Maybe you read Valeant's (VRX) latest press release, a deal with Walgreens Boots Alliance (NASDAQ:WBA) offering discounts of as much as 95% on its line of skin and eye drugs, with a term of up to 20 years.
You thought, wow, they're coming clean, they're changing their stripes, let's buy some. Sure enough, the stock has shot up, by nearly 20% near the close of trading on Tuesday.
Not so fast. Walgreens is just being brought into a plan described ably by our Early Retiree, whose disclosure indicates he is long VRX.
It's an agreement between makers of generic drugs, like Valeant, and Pharmacy Benefit Managers like Express Scripts (NASDAQ:ESRX). The drug companies consolidate so there are fewer suppliers, they raise their prices dramatically, then they cut the payers in on the action. As Early Retiree explains, PBMs don't pass on the full value of "price cuts" to patients. Their spread - the difference between what they pay for drugs and what they get - may actually go up.
While the Affordable Care Act has done an awful lot of good, bringing millions of patients into the health care system, supporting preventive care and electronic health records, creating new business models with incentives for cutting costs, it has done nothing to either prevent monopolization or the pernicious effects of it.
In my view, this is the decade's biggest scandal. Philidor, which is now closed, was just the tip of a very large iceberg. There may be criminal proceedings in the case of this specialty pharmacy, which it is said only existed to force monopoly prices through the insurance system, sometimes without patients' knowledge. Those proceedings could directly impact Valeant. Law moves slowly, but it moves. It's a ticking time bomb overhanging Valeant's profits and stock price.
This game of monopoly also affects hospitals, where new research shows that markets dominated by one or two chains can get much higher prices for the same procedures from big insurers like United Health (NYSE:UNH).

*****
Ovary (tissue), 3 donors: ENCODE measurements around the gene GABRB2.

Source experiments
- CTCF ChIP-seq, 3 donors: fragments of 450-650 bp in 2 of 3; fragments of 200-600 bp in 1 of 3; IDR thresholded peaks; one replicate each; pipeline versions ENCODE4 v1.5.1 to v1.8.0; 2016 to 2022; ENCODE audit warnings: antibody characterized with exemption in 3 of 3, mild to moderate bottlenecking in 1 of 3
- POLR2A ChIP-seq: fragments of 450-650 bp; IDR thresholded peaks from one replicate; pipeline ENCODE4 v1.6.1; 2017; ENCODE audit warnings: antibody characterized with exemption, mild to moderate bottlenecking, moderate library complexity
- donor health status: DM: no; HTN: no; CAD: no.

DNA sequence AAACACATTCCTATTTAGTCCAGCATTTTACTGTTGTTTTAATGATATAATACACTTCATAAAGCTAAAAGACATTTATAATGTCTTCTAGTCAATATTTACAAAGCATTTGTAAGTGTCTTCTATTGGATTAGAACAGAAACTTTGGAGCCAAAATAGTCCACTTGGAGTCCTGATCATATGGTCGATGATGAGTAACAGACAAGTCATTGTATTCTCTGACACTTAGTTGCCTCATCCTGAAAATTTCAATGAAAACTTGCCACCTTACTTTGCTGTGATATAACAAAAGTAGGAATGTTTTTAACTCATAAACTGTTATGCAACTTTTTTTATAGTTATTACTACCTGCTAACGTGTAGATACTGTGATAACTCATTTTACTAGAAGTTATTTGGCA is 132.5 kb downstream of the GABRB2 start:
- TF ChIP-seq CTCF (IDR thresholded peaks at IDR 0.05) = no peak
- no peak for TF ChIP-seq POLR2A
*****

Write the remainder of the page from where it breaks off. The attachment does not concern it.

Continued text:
The result of monopolization is that the ACA is being undermined. Patients, or voters, see costs going up despite the law's changes, which turns them against the law. This is why support for the law is still underwater.
Now, some people are going to look at all this through a political prism, concluding that "Obamacare is dead," that the days of President Trump (or Cruz, or Rubio) are at hand, and that you should buy, buy, buy Valeant while you have the chance. These investors think no one will ever catch on.
There are legitimate gains in healthcare. Gains from creating new products and drugs are quite legitimate. New business models are highly legitimate. New medical devices deserve protection.
But price increases based on monopoly are not sustainable. Since we're entering a new political season, there is every reason to believe that this is about to get out.
The fix is even relatively simple fix. Enforce antitrust law on drug companies and hospitals. Allow Medicare to negotiate on drug prices, and give PBMs incentives to do so, cutting them in on savings that exceed what they now get for going along with price increases. The ACA itself does not have to be rewritten. A few laws need to be created, others need to be enforced, but the impact on costs would be dramatic. So would the impact on companies like Valeant.
Buying generic drug makers, laying off researchers, hiking prices, enforcing those increases through side deals, and exporting the profits to other countries sounds great if you are in on it. Everyone else is stupid but you. But you can't fool all the people all the time.
As I have written before, there are legal risks associated with Valeant it would not be wise to ignore. But there are also risks inherent in this business model investors would be foolish to ignore.
Disclosure: I/we have no positions in any stocks mentioned, and no plans to initiate any positions within the next 72 hours.
I wrote this article myself, and it expresses my own opinions. I am not receiving compensation for it (other than from Seeking Alpha). I have no business relationship with any company whose stock is mentioned in this article.